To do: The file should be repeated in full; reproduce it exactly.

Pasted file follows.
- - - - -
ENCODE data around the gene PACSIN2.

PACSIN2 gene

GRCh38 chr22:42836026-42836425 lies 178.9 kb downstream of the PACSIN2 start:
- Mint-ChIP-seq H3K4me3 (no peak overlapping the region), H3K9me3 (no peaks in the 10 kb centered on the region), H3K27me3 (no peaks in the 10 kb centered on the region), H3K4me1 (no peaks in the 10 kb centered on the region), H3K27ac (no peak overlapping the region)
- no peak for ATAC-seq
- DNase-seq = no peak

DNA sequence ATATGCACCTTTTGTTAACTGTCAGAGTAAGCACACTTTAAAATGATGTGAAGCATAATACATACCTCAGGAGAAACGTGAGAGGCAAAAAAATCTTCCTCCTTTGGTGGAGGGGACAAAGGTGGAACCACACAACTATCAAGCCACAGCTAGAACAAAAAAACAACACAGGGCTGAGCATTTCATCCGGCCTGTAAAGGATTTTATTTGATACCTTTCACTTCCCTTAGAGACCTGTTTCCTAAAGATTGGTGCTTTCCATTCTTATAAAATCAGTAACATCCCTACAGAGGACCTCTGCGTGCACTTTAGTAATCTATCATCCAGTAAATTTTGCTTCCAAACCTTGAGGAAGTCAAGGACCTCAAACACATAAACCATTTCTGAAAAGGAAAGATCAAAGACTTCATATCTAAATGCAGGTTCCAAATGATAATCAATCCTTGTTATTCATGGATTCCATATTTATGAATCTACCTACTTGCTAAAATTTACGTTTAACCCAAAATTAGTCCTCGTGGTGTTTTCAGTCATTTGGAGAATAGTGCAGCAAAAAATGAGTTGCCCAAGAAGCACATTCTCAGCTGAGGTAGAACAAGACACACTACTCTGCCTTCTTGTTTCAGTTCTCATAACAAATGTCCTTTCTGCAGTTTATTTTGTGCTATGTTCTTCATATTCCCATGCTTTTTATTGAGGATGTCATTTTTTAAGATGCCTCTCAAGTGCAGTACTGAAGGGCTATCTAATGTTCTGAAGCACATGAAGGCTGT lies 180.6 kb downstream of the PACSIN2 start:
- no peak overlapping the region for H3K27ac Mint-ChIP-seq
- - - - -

ENCODE data around the gene PACSIN2.

PACSIN2 gene

GRCh38 chr22:42836026-42836425 lies 178.9 kb downstream of the PACSIN2 start:
- Mint-ChIP-seq H3K4me3 (no peak overlapping the region), H3K9me3 (no peaks in the 10 kb centered on the region), H3K27me3 (no peaks in the 10 kb centered on the region), H3K4me1 (no peaks in the 10 kb centered on the region), H3K27ac (no peak overlapping the region)
- no peak for ATAC-seq
- DNase-seq = no peak

DNA sequence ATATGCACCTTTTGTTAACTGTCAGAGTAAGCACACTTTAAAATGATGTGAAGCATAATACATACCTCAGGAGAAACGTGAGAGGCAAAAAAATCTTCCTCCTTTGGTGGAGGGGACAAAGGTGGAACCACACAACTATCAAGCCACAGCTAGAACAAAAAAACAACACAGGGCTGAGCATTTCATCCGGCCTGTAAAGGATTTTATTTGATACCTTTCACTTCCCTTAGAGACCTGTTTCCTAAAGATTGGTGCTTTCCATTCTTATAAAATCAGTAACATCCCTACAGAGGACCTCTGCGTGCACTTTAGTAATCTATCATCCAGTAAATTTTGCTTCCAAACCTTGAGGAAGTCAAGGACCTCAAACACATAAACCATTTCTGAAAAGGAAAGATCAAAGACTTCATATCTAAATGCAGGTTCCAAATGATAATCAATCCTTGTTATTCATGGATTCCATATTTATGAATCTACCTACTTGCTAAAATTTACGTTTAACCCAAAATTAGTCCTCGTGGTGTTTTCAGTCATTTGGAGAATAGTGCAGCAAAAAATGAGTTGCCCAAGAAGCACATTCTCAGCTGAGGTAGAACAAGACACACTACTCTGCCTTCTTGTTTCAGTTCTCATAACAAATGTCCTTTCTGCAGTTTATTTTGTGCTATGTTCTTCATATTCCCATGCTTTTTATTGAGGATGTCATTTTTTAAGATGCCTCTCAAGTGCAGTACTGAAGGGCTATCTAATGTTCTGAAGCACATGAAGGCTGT lies 180.6 kb downstream of the PACSIN2 start:
- no peak overlapping the region for H3K27ac Mint-ChIP-seq